Finally, if you're an established professional, the only way to grow is to get outside your comfort zone. Five years from now, if you're not looking back on your current approaches and wondering what the heck you were thinking, then you're stuck in the bubble on the left.

comfortzone

You need to visit other facilities, talk with other coaches, and empower your employees/co-workers with a voice that challenges the norm. I learn a lot from my staff on a daily basis. And, looking back on that first PRI event I attended, I was the only "non-clinician" in the room. I was surrounded by PTs, PTAs, respiratory therapists, pelvic floor therapists, and ATCs. I got out of my element and it changed the course of my career dramatically.

Looking back on these experiences when I was clearly wrong, part of me wants to send individual apology notes to all the athletes I saw early in my career. By that same token, though, I feel like thank you notes might be more appropriate, as these mistakes played an essential role in my growth as a coach and person.

If you're looking for different perspectives on continuing education, I'd encourage you to check out our online resource, Elite Training Mentorship, which updates frequently with innovative contributions from various strength and conditioning experts, including the Cressey Sports Performance staff.

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  • Patrick

    Eric,

    I tried to guess the 3 words and came up with……”Nothing Works Forever”….not quite what you had in mind!

  • Tommy Albertson

    So if you found flaws with the sleeper stretch, what stretch have you replaced it with for helping shoulder internal rotation?

  • Eric,

    I agree that everyone needs to put the ego aside and admit
    when they are wrong. The true leaders in the healthcare profession make
    the best decisions based on the available information. As we
    progression in science new information gets discovered that leads us in
    difference directions and making different decisions. In regard to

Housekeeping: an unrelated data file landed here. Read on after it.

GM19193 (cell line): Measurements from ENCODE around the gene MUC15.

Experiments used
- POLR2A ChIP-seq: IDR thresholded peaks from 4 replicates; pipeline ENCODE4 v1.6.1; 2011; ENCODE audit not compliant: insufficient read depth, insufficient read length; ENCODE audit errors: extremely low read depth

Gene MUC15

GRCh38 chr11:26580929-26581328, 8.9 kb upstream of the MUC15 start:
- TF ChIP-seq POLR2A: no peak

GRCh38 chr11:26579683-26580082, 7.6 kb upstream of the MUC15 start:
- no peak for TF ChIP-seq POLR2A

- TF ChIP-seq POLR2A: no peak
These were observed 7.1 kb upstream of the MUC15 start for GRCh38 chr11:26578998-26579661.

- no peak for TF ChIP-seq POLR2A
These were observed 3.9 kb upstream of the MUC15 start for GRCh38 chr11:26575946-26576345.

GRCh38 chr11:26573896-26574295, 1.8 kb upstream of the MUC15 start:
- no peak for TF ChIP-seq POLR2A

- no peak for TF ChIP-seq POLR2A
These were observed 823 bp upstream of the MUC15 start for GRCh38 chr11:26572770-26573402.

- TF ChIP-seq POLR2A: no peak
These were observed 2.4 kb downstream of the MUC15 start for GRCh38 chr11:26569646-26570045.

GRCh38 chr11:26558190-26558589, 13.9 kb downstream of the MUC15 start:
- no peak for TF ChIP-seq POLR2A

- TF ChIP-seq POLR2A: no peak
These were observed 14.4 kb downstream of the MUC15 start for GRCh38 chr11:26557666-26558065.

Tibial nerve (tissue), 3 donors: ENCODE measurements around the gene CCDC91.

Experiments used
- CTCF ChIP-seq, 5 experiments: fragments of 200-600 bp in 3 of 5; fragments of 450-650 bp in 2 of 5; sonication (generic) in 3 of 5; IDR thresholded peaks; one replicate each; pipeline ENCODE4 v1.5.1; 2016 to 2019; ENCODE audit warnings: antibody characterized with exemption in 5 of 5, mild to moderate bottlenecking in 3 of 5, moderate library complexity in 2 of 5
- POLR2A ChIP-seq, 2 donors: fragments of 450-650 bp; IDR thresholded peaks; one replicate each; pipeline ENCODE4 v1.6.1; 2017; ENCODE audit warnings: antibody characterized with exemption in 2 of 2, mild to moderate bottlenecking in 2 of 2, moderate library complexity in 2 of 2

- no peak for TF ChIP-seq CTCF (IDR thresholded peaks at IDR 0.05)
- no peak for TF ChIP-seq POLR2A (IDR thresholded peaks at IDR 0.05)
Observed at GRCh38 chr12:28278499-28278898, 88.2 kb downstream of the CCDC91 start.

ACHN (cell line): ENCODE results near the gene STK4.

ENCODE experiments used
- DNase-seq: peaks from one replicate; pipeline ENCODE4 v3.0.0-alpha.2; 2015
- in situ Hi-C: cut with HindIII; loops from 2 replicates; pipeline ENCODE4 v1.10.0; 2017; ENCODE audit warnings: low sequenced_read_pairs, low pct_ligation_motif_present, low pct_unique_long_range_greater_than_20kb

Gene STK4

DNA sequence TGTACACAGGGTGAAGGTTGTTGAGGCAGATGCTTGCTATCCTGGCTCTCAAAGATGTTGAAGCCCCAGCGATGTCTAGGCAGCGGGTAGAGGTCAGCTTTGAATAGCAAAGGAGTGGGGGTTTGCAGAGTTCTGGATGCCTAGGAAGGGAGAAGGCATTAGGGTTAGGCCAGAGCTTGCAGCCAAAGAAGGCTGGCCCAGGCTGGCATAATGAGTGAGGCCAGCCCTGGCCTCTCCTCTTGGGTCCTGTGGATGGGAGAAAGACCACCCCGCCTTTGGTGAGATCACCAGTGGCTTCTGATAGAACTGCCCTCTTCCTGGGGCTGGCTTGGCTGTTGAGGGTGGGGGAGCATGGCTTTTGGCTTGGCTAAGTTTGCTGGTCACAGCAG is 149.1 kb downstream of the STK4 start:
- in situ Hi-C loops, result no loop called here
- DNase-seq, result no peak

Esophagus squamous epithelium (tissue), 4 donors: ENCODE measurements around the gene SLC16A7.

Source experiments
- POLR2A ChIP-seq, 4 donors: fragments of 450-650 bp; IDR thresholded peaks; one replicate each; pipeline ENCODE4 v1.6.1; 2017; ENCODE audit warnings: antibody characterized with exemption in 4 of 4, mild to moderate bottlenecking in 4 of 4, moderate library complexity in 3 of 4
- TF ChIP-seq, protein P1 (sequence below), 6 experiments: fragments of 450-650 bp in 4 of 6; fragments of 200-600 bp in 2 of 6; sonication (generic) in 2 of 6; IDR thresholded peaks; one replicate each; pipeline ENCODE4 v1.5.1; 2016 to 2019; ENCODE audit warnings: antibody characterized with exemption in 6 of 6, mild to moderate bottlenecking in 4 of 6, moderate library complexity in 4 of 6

that, it is very important for healthcare professionals to incorporate
    both anecdotal and scientific evidence into their practice. Although
    many of the techniques you describe have a lot of anecdotal evidence, I
    would really like to see more scientific studies showing the same
    effectiveness. Without scientific evidence its often hard to tell if it
    is a true effect or a placebo effect. We have seen this a lot with
    PRP. When it first came out it seemed to work for every musculoskeletal
    injury. Now with more and more vigorous scientific testing PRP isnt
    demonstrating the same effectiveness. In addition, scientific research
    will allow us to understand the mechanism involved in these techniques
    which would help in manipulation to improve effectiveness. I think its important to keep these things in mind.

  • Margaret

    Well said. You may be interested in reading “Better: A Surgeon’s Notes on Performance,” by Boston area surgeon and MacArthur fellow, Atul Gawande, MD.

  • gyffes

    Actually, just about anything by Gawande is worth the read. He did an excellent long article on End Of Life decisions that EVERYone (physician, politician, layman) should read.

  • aaronmccall

    Thanks for the honesty and transparency, Eric! As a CPT student, I really appreciate learning from coaches and trainers who have the humility and integrity to admit when they were wrong. Keep up the great work and writing!

  • Rafs

    Hey Cressey , you think PRI and DNS still worth ? I think worth for knowledge of concept but pratical implications,? i cant found some real study , data analysis can prove some disfunctional breathing and others for support the ideia and concept. thinking about some guys/ amateurs have little time for dedication in training and not too much “real”change in long term process , just like fascial work i only see for really shor term. You could give more explanation? Thanks!

  • Eric Cressey

    Rafs,

    Yes, I think both are still very useful.

  • Dr. Chris

    Brilliant.

    Excellence + Humility go together like PB + J.